Thursday, October 30, 2008


A few days ago, I mentioned the October 27 edition of America magazine, the national Catholic weekly (published by the Jesuits).

The issue has two other articles I found interesting:

-- A very touching essay by Lyn Burr Brignoli on the theme "A Case for God."

-- A look by M. Cathleen Kaveny at the technical meaning of the phrase "intrinsic evil" as it is used by the Catholic Church. The piece asks, "Is the concept of intrinsic evil helpful to the Catholic voter?"

Illustration at right is from here (uncredited).

Wednesday, October 29, 2008


Last night, I headed to St. Francis College in Brooklyn for a debate between the candidates standing for election on November 4 to the New York State Senate from the 25th Senatorial District: John Chromczak and Daniel Squadron.

The event was sponsored by the Brooklyn Heights Blog. The 25th District includes parts of lower Manhattan and western Brooklyn.

John Chromczak argued the issues with knowledge and passion. He demonstrated he has the tenacity to take on the power brokers in Albany. I was particularly impressed by his determination to see real progress on the rebuilding of the World Trade Center site.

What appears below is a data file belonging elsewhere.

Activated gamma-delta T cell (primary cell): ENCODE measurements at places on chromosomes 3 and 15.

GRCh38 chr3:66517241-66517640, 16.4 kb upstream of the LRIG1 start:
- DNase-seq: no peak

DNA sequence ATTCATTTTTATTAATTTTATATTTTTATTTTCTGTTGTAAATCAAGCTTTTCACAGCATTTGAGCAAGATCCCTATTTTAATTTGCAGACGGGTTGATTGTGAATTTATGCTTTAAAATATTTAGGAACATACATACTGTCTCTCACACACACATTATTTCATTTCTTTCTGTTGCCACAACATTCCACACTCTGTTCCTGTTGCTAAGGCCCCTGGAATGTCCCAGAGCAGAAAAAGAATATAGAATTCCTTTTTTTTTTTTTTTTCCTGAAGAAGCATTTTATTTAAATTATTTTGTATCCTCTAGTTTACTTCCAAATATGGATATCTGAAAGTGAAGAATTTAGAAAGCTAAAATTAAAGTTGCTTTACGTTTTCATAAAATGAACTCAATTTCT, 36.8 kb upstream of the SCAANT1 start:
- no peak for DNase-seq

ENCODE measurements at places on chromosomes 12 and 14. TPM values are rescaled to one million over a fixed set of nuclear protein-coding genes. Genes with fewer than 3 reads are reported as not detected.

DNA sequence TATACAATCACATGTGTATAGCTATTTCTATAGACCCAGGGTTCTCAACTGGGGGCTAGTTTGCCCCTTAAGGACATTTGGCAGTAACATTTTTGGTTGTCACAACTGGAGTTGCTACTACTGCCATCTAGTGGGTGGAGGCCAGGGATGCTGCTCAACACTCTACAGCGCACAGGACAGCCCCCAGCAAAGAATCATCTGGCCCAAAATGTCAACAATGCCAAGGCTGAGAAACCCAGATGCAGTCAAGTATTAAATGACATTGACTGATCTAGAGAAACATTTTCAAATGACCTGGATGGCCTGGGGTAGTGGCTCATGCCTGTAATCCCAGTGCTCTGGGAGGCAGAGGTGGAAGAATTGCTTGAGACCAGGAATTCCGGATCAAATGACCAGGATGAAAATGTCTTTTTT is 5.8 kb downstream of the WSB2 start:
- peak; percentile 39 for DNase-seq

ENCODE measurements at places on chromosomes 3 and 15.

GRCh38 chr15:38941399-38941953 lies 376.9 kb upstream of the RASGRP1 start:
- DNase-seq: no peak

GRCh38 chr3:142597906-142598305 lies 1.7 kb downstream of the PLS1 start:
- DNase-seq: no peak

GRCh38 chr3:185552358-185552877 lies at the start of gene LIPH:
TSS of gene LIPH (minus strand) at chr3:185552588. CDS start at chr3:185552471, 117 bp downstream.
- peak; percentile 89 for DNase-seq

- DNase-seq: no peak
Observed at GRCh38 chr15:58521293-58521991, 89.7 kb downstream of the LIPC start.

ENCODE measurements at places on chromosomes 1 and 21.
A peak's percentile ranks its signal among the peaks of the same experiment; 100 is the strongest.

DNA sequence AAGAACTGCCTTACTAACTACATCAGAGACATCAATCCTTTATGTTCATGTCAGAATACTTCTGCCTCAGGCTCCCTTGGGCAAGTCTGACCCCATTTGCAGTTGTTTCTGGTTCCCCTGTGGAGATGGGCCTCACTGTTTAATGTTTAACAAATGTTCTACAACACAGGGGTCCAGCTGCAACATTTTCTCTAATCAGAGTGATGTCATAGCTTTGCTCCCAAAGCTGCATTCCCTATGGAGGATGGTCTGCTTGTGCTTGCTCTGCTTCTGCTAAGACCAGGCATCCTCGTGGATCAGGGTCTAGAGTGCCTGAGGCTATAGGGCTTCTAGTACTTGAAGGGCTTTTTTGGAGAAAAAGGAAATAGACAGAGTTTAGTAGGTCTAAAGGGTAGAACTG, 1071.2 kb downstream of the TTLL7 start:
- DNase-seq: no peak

Chromczak stressed that New York State government needs better management -- not additional tax dollars.

Daniel Squadron defeated the district's longtime incumbent in the September Democratic primary. I give him much credit for seeking the office and putting together the organization needed to bring down one of the old guard. I liked what he had to say in the debate about mass transit -- notably the creation of the Second Avenue subway and the extension of the 7 line farther into the West Side of Manhattan.

But, Squadron greatly troubled me with a repeated argument that the solution to New York State's problems is to put both houses of the legislature into the hands of the Democrats. The state senate is currently majority Republican, the state assembly currently Democratic. Squadron stated they both pass lots of one-chamber bills that never become law.